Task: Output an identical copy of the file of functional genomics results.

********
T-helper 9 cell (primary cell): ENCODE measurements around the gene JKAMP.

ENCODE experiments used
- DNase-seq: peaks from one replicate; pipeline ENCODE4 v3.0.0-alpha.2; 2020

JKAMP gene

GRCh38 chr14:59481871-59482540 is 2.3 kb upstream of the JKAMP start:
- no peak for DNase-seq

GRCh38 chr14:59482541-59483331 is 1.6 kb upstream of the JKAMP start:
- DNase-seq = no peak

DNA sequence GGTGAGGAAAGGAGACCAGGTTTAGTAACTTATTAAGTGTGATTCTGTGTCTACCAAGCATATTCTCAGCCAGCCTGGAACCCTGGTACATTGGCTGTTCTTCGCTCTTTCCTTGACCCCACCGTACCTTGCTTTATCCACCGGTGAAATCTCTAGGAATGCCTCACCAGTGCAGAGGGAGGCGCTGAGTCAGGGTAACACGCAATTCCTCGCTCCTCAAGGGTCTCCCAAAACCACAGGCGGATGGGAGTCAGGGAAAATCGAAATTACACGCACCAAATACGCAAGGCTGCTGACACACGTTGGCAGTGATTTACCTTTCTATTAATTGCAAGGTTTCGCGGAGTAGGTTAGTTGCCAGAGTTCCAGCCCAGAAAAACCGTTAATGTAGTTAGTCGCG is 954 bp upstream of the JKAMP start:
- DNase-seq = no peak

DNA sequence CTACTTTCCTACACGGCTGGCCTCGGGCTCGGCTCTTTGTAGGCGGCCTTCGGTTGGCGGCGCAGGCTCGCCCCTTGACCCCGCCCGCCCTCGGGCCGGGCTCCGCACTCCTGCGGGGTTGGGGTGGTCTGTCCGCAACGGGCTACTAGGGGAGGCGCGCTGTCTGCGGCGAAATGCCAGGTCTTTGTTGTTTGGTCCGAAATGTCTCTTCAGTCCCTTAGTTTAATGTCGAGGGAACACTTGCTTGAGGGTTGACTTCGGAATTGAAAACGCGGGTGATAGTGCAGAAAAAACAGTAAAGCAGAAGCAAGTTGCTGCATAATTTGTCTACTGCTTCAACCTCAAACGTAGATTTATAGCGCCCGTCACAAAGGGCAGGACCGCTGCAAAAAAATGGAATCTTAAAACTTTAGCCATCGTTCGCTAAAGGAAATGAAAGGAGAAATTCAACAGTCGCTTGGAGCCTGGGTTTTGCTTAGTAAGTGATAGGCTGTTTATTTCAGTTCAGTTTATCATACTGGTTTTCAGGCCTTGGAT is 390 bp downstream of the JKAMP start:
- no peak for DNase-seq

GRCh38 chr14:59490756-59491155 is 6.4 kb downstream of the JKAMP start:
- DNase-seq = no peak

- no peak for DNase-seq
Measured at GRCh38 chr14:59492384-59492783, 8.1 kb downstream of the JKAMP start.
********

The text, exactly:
T-helper 9 cell (primary cell): ENCODE measurements around the gene JKAMP.

ENCODE experiments used
- DNase-seq: peaks from one replicate; pipeline ENCODE4 v3.0.0-alpha.2; 2020

JKAMP gene

GRCh38 chr14:59481871-59482540 is 2.3 kb upstream of the JKAMP start:
- no peak for DNase-seq

GRCh38 chr14:59482541-59483331 is 1.6 kb upstream of the JKAMP start:
- DNase-seq = no peak

DNA sequence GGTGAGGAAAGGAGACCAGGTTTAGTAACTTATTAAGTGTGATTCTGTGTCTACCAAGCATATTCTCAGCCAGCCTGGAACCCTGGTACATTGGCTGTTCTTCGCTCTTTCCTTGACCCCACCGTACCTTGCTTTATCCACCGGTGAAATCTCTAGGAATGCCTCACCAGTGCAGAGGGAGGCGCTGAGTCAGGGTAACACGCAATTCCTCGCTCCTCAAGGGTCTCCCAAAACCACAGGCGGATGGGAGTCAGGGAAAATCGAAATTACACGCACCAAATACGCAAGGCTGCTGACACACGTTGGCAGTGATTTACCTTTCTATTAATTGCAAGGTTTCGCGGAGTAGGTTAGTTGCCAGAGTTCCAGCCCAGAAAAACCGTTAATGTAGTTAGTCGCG is 954 bp upstream of the JKAMP start:
- DNase-seq = no peak

DNA sequence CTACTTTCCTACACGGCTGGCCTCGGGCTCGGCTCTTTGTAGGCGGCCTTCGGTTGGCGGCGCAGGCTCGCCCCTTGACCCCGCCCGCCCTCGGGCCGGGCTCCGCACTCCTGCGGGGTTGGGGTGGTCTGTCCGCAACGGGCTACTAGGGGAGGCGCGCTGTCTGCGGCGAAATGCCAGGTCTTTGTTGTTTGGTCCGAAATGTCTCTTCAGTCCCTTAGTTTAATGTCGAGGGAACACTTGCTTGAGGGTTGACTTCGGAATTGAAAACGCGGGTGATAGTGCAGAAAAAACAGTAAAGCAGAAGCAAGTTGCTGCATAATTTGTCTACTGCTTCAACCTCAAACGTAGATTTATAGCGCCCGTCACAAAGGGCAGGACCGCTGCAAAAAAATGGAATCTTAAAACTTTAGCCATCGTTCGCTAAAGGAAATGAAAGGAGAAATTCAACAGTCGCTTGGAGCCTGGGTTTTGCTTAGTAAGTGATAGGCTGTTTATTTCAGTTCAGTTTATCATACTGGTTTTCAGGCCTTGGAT is 390 bp downstream of the JKAMP start:
- no peak for DNase-seq

GRCh38 chr14:59490756-59491155 is 6.4 kb downstream of the JKAMP start:
- DNase-seq = no peak

- no peak for DNase-seq
Measured at GRCh38 chr14:59492384-59492783, 8.1 kb downstream of the JKAMP start.